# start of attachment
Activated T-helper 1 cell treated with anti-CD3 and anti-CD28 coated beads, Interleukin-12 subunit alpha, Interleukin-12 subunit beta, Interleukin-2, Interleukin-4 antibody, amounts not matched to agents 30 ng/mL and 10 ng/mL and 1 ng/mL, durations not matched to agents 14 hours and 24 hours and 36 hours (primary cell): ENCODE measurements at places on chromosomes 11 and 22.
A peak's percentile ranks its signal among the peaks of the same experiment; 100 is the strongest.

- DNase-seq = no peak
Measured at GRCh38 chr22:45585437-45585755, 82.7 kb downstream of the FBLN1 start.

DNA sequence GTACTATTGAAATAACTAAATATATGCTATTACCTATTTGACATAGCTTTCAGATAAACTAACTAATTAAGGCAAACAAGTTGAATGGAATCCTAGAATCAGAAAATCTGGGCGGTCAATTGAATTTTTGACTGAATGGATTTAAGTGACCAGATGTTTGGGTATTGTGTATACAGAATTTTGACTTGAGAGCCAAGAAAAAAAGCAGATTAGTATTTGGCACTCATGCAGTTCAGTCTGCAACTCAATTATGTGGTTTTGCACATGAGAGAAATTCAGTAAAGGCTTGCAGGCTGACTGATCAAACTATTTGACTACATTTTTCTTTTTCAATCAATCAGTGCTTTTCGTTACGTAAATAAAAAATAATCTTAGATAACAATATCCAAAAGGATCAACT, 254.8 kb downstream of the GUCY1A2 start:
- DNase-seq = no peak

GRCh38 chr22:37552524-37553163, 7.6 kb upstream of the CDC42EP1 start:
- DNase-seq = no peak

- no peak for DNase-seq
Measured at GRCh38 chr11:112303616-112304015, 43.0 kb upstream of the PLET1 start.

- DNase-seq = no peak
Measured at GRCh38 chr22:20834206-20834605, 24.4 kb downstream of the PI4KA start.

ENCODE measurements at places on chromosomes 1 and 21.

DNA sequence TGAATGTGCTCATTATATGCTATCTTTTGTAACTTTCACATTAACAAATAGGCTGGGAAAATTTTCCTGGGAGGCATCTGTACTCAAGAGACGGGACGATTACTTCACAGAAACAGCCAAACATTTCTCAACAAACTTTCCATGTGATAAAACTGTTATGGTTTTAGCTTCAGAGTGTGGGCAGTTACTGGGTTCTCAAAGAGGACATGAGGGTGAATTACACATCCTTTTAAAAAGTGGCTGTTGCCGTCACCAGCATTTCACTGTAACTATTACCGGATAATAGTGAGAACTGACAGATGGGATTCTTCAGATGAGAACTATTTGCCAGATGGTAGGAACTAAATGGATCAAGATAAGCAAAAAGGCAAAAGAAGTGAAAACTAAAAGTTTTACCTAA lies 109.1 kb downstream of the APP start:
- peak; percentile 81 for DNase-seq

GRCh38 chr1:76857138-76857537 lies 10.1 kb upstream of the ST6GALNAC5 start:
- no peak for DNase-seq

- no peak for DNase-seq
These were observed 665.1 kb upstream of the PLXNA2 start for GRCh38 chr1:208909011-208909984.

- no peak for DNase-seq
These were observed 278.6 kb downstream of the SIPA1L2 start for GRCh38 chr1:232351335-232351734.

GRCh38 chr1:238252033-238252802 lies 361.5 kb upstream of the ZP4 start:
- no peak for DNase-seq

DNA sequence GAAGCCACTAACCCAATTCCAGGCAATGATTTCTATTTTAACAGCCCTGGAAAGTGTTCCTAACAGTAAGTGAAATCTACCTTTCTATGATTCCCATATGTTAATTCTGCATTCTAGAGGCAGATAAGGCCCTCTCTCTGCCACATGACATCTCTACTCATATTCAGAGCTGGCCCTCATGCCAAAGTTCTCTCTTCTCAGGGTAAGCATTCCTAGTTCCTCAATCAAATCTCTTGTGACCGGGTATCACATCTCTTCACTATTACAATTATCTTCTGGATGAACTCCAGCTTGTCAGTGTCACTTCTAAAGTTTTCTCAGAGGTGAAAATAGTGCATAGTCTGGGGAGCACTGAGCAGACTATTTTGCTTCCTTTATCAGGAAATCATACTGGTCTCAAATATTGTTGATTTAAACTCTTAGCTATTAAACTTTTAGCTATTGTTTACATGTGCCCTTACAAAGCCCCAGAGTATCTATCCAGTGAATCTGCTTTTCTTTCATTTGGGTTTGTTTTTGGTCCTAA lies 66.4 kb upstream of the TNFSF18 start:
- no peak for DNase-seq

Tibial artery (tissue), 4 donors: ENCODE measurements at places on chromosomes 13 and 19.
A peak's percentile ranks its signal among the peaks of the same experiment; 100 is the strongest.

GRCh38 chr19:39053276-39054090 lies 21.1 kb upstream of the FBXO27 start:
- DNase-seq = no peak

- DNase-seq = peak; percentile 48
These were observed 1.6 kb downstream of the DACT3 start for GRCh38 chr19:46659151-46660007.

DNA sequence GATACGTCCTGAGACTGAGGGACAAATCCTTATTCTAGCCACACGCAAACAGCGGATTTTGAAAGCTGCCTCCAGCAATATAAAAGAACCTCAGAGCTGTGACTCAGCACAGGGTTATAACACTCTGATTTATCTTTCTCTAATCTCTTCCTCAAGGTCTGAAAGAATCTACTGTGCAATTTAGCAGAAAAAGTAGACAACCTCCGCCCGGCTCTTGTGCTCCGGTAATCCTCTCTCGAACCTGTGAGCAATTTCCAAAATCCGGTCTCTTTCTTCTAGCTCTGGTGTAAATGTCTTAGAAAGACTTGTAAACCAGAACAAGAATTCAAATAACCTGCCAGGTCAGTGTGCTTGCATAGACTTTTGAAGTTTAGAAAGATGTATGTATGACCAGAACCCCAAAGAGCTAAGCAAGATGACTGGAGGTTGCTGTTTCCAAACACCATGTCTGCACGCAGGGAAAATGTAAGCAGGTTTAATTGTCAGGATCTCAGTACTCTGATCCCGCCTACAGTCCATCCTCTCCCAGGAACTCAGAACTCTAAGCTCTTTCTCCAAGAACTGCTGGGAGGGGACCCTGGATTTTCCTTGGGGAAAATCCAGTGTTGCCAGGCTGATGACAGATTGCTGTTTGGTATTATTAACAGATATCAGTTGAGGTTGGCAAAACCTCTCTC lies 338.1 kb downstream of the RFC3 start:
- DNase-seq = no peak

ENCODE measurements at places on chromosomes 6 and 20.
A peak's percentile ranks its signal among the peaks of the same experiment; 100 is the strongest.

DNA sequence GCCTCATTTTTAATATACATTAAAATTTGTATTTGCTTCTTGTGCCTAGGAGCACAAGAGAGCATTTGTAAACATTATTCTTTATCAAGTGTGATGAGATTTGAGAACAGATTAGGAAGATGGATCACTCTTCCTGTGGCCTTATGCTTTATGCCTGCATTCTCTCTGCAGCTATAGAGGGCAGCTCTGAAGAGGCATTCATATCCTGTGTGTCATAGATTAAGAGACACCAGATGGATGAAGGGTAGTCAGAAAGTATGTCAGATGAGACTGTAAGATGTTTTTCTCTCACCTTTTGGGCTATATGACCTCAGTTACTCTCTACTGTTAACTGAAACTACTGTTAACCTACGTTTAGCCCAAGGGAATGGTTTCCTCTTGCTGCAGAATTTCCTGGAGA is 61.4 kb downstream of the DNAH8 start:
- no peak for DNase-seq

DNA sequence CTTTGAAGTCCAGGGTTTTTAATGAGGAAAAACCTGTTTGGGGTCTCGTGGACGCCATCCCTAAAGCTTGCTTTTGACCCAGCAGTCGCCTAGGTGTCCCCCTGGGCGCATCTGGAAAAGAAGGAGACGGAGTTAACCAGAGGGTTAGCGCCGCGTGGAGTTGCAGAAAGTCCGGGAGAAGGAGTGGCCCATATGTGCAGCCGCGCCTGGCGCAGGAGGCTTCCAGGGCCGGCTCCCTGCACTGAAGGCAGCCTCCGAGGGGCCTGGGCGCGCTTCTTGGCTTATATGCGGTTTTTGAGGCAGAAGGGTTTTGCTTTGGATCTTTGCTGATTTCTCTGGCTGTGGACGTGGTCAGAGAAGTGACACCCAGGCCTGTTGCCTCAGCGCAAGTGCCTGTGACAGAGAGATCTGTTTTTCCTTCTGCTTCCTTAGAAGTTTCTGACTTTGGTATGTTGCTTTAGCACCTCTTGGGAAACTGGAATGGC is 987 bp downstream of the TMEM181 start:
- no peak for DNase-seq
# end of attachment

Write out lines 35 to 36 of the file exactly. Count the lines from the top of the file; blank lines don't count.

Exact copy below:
A peak's percentile ranks its signal among the peaks of the same experiment; 100 is the strongest.

DNA sequence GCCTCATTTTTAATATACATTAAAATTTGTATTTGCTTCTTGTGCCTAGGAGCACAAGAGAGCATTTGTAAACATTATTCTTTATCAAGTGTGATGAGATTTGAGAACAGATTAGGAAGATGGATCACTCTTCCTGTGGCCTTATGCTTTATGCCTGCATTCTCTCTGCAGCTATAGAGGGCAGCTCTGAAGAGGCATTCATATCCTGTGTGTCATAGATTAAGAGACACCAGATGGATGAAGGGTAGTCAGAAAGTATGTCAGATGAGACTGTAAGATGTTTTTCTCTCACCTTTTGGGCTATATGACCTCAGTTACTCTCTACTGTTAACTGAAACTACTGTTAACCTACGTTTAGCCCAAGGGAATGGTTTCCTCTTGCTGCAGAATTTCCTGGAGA is 61.4 kb downstream of the DNAH8 start: